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Old Posted Nov 22, 2011, 11:32 PM
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dchan dchan is offline
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Join Date: Dec 2007
Location: Fresh Meadows, NY
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Since this is an issue regarding the diagnosis and correction engineering flaws in a building structure, the most likely route towards correcting the problem would be via a forensic engineering investigation. Most municipal building inspectors are trained only in pointing out quantitative flaws based on building codes (such as noting inadequate fireproofing, emergency lighting, etc.) from their rather brief visits to a building, so they wouldn't be the ones to carry out the investigation. It would most likely be done either by a private consulting firm, or by the firm(s) that did the original engineering and design for the building.

I think you answered the question yourself - the problem could be due to excessive building structural flex*, or it could be due to improper window anchorage design or installation, or it could be something else. But you can't say for sure which is the major problem that needs to be addressed until you make a thorough investigation of the building under wind conditions.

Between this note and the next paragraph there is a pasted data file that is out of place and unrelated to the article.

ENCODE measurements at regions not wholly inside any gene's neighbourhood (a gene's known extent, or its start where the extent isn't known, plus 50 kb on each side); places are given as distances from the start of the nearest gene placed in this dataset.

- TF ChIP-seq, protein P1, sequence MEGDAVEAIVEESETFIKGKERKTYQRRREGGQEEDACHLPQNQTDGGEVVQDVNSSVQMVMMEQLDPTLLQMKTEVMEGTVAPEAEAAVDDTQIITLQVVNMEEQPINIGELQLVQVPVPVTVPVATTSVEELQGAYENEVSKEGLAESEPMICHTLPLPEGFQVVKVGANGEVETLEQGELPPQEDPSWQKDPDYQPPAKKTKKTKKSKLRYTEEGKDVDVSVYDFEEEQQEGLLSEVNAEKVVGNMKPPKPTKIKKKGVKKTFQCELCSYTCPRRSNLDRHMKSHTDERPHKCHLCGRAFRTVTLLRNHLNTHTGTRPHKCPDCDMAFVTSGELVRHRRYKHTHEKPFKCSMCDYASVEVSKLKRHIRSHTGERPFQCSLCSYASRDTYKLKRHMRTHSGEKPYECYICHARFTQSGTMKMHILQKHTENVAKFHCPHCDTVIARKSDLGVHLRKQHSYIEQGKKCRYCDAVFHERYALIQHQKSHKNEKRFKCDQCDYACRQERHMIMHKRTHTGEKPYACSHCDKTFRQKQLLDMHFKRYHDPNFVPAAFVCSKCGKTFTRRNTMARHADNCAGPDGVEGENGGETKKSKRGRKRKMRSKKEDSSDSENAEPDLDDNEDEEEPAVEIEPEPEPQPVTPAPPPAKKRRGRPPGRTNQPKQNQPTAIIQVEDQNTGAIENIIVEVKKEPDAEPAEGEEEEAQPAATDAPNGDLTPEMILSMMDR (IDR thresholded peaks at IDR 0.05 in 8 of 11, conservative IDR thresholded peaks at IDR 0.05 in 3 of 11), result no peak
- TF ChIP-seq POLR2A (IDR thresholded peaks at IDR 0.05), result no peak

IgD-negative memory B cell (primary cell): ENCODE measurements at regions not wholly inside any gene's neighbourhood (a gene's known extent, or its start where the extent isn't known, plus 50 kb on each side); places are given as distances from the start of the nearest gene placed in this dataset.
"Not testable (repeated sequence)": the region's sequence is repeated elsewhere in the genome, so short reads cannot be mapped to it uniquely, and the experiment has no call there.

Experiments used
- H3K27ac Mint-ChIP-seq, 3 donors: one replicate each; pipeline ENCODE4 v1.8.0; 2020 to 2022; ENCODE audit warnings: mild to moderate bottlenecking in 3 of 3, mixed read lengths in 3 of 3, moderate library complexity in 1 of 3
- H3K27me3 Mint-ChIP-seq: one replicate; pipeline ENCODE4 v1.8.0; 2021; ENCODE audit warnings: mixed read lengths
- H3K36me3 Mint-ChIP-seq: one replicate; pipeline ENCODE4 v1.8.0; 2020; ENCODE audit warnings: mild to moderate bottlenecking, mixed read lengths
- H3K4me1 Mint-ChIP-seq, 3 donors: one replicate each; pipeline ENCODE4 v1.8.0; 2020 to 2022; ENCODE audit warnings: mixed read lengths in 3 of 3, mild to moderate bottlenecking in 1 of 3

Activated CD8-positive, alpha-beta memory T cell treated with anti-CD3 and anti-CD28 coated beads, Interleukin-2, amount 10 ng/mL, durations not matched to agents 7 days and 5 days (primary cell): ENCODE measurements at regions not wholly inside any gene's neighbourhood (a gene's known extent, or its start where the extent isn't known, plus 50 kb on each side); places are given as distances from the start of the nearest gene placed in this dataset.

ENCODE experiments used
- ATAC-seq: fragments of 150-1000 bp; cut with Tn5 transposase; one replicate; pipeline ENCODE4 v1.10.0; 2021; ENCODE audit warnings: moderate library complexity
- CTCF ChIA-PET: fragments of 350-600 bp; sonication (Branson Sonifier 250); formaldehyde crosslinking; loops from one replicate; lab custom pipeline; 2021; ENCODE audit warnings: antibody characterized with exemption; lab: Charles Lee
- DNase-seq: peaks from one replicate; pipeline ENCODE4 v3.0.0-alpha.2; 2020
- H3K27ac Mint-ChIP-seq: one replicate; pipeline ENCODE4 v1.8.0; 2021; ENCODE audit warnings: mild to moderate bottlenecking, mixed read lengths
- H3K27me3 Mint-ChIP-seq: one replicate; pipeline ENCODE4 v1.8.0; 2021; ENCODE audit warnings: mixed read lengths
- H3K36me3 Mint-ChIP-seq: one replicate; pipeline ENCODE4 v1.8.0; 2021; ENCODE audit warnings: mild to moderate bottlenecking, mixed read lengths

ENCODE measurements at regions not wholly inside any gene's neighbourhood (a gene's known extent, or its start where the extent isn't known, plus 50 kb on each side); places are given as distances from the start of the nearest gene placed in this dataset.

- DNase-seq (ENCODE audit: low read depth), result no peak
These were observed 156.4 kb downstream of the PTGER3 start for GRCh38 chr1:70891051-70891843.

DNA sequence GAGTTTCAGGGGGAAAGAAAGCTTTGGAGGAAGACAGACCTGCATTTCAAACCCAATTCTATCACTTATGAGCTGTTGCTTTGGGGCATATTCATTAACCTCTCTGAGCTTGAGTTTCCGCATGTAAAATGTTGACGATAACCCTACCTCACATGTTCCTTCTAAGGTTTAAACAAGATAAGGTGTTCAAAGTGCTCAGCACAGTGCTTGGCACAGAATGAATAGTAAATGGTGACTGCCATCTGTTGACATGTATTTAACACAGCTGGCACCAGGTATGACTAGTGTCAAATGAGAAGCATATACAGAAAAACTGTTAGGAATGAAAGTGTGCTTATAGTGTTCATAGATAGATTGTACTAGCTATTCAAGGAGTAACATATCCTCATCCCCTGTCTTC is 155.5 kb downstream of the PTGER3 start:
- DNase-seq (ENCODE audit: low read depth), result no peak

* For skyscrapers, whose primary lateral forces are due to winds, some degree of structural flex is necessary. But modern engineers try to avoid the difficulties in designing a building structure to withstand high wind loads by aerodynamically designing the building to simply avoid the winds, and therefore, relax the wind load requirements on the structure. This was done for the Burj Khalifa tower by designing the building so that its floor area becomes gradually smaller as it goes higher, as well as by the design of the setbacks. I believe the design of the setbacks allowed for the winds to circulate counterclockwise or clockwise around the building. Don't remember which.
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